Six students sat in pairs around three tables in a room overlooking a lake on the western side of the campus.The Faculty of Health, Social Care and Medicine is one of the leading providers of education and training for health and social care professionals in the North West of England.

    Offering some of the best facilities for health, social care and medicine students in the country, the outstanding teaching and learning resources include leading edge clinical skills facilities, an 860-seat lecture theatre, and a variety of teaching rooms and social learning spaces.

    The faculty is home to a thriving research culture which includes a series of staff and student conference programmes, guest lectures and seminars, as well as active research groups.

    Modules

    Expand All

    Level 4 (Year 1 of Full-Time Programme)

    HUG1137Introduction to Professional and Academic Skills (20 credits)

    Introduction to Professional and Academic Skills enables you to acquire key academic and professional skills on your journey to becoming an independent learner. Your academic skills will be enhanced to include note-taking, presentation skills, IT skills, the reading of academic articles and the development of a personal portfolio. You will also explore effective and ineffective communication strategies, self-awareness, resilience and transferable life skills such as time management, assertiveness, negotiation, active listening and problem solving.


    Assessment: Coursework: 100%.

    HUG1138Introduction to Research Skills (20 credits)

    Introduction to Research Skills provides an overview of research methods. The module equips you with a broad knowledge and understanding of the function and application of research relevant to those working in applied health and social care, including the effectiveness of different models, client issues and groupwork. You will be introduced to both the theoretical and practical aspects of research skills including research terminology, numeric and non-numeric data handling, statistical analysis and interpretation of qualitative and quantitative data.


    Assessment: Coursework: 100%.

    HUG1144Social Policy for Health and Wellbeing (20 credits)

    Social Policy for Health and Wellbeing enables you to develop an in-depth understanding of how social policies impact upon the health and wellbeing of individuals and populations. This  will include health and social care provision, employment, education, social security and housing. The module addresses the the development of the UK welfare system from its Victorian origins to the present day, making you aware of the challenges facing politicians and policy makers in prioritising the competing needs arising from changing health and social care needs within the UK. You will be introduced to the policy process, gaining an understanding of how political, economic, social, ethical and legal factors influence the development and provision of key aspects of the welfare system. In doing so, you will discover the key political ideologies that influence the policy process.


    Assessment: Coursework: 70%, Written Exam(s): 30%.

    HUG1145Sociological and Psychological Perspectives on Health and Wellbeing (30 credits)

    Sociological and Psychological Perspectives on Health and Wellbeing provides a theoretical underpinnings of the study of health and social wellbeing. The module will introduce you to the major theoretical perspectives in psychology and sociology and help you to develop an understanding of how these theoretical tools can enhance the analysis of health, social care and wellbeing. You will be introduced to social and behavioural theories that will enable you to analyse how health and wellbeing are the produce of a wide range of social, economic, political, cultural and behavioural factors. You will consider what influences the ways that individuals perceive, think about and react to the world around them.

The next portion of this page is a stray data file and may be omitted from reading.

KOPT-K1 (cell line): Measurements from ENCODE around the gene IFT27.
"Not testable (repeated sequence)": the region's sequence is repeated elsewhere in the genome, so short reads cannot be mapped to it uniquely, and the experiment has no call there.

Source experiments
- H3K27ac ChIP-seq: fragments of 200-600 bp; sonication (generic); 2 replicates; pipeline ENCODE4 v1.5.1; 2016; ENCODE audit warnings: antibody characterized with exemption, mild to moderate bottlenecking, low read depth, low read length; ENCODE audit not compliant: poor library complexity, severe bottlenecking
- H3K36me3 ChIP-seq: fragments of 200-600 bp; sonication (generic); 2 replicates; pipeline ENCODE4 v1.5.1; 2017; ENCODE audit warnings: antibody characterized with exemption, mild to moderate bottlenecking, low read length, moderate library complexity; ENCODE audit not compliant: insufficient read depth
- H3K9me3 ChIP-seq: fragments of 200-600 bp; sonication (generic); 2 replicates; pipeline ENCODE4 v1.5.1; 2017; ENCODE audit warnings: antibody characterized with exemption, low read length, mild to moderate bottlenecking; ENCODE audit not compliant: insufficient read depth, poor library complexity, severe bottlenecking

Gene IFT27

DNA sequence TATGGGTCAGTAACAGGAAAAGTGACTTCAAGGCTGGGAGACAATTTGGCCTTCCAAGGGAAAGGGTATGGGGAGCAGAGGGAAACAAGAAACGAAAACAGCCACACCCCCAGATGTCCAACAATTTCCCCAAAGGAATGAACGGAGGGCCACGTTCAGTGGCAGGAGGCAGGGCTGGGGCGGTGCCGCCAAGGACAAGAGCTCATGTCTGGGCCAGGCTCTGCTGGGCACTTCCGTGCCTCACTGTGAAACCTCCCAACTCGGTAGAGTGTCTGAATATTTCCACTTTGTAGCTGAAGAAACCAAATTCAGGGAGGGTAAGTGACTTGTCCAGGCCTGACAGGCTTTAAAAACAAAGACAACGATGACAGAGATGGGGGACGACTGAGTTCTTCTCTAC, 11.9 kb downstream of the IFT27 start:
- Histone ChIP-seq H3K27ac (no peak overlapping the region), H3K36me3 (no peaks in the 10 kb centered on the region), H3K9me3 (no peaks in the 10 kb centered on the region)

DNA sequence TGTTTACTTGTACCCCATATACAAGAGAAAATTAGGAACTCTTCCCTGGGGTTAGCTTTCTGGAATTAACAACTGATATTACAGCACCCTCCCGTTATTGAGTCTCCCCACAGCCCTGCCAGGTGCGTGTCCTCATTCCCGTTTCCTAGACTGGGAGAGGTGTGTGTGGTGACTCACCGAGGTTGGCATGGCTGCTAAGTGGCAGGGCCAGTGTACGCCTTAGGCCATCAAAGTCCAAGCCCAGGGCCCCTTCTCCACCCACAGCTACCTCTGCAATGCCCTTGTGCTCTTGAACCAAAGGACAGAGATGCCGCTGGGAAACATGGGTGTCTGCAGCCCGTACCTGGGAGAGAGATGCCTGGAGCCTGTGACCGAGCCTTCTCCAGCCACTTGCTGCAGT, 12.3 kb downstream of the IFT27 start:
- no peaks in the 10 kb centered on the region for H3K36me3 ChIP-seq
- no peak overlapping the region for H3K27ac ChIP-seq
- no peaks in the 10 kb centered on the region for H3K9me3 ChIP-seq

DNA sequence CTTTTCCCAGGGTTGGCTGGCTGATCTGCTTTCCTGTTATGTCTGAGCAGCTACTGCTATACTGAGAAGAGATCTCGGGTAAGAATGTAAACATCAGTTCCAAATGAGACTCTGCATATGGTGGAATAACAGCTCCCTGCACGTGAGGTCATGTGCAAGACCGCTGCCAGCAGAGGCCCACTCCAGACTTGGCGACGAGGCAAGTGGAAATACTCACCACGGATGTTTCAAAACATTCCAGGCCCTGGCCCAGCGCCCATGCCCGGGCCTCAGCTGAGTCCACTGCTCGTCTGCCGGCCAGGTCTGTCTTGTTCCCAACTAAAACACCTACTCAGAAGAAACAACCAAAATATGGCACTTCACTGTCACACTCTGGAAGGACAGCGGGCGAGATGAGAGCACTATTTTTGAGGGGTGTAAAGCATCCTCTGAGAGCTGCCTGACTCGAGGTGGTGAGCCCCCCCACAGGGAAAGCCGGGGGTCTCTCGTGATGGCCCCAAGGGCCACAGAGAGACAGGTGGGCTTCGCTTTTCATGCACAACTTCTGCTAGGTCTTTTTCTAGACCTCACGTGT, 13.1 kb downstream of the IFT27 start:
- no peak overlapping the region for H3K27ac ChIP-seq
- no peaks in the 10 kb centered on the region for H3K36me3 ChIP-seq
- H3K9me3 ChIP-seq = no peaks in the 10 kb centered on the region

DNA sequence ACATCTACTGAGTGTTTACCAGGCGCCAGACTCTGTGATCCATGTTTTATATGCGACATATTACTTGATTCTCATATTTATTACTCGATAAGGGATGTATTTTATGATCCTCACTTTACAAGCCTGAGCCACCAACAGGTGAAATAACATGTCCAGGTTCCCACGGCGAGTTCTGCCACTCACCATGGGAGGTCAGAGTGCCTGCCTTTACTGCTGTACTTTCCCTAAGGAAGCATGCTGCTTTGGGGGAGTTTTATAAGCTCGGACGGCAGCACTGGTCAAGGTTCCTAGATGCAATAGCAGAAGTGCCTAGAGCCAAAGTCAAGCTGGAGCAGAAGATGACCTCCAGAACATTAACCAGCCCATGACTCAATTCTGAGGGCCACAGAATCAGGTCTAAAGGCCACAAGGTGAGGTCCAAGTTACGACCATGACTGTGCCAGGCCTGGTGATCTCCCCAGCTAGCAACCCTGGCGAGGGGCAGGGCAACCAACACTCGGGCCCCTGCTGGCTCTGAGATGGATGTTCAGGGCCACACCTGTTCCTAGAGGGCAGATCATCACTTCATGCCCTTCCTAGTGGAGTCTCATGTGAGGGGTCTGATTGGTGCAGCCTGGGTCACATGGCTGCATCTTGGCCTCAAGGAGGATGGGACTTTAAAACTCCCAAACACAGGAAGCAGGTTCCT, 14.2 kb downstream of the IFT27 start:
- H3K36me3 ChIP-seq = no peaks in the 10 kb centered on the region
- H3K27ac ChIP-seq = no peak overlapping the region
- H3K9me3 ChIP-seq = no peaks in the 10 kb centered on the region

Assessment: Practical(s): 100%.

    HUG1146Health and Social Wellbeing Across the Life Course (30 credits)

    Health and Social Wellbeing Across the Life Course introduces you to contemporary and critical approaches in considering health and wellbeing across various phases of the life course and transitions for individuals, communities and populations. These include environmental and place factors, social factors, personal factors, health disorders, as well as activities and participation in everyday life. By the end of the module you will have considered key morbidity, mortality and disability issues as they relate to life course phases and transitions, equality and diversity. The aim is to enable you to identify the key challenges and issues in health and wellbeing as they emerge across the life course and transitions, for example maternal and new born, child and adolescent health, sexual and reproductive health, adults and older adults, and end of life.


    Assessment: Written Exam(s): 50%, Practical(s): 50%.

    Level 5 (Year 2 of Full-Time Programme)

    HUG2122Inequalities in Health (30 credits)

    Inequalities in Health enables you to enhance your understanding of issues and aspects related to health inequalities. The causes of health inequalities will be considered, together with an overview of theoretical and social policy issues relevant to health inequalities and anti-discriminatory practice. The emphasis will be on an exploration of self awareness focusing on the skills used in promoting anti-discriminatory practice.


    Assessment: Coursework: 100%.